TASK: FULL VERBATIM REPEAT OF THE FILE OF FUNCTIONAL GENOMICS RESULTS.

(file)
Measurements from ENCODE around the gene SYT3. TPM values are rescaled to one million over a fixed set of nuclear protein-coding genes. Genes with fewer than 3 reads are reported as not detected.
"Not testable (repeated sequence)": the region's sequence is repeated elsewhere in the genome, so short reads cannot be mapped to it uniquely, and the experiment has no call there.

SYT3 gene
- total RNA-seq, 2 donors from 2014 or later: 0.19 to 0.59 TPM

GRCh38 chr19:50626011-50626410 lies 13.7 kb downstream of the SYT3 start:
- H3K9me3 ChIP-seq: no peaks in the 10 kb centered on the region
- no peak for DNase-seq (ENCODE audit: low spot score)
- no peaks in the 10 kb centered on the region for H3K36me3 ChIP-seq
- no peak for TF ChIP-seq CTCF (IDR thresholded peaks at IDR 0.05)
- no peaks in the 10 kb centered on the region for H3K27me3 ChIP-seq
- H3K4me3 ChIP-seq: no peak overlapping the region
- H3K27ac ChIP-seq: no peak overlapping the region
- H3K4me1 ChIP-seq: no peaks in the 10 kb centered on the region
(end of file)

Measurements from ENCODE around the gene SYT3. TPM values are rescaled to one million over a fixed set of nuclear protein-coding genes. Genes with fewer than 3 reads are reported as not detected.
"Not testable (repeated sequence)": the region's sequence is repeated elsewhere in the genome, so short reads cannot be mapped to it uniquely, and the experiment has no call there.

SYT3 gene
- total RNA-seq, 2 donors from 2014 or later: 0.19 to 0.59 TPM

GRCh38 chr19:50626011-50626410 lies 13.7 kb downstream of the SYT3 start:
- H3K9me3 ChIP-seq: no peaks in the 10 kb centered on the region
- no peak for DNase-seq (ENCODE audit: low spot score)
- no peaks in the 10 kb centered on the region for H3K36me3 ChIP-seq
- no peak for TF ChIP-seq CTCF (IDR thresholded peaks at IDR 0.05)
- no peaks in the 10 kb centered on the region for H3K27me3 ChIP-seq
- H3K4me3 ChIP-seq: no peak overlapping the region
- H3K27ac ChIP-seq: no peak overlapping the region
- H3K4me1 ChIP-seq: no peaks in the 10 kb centered on the region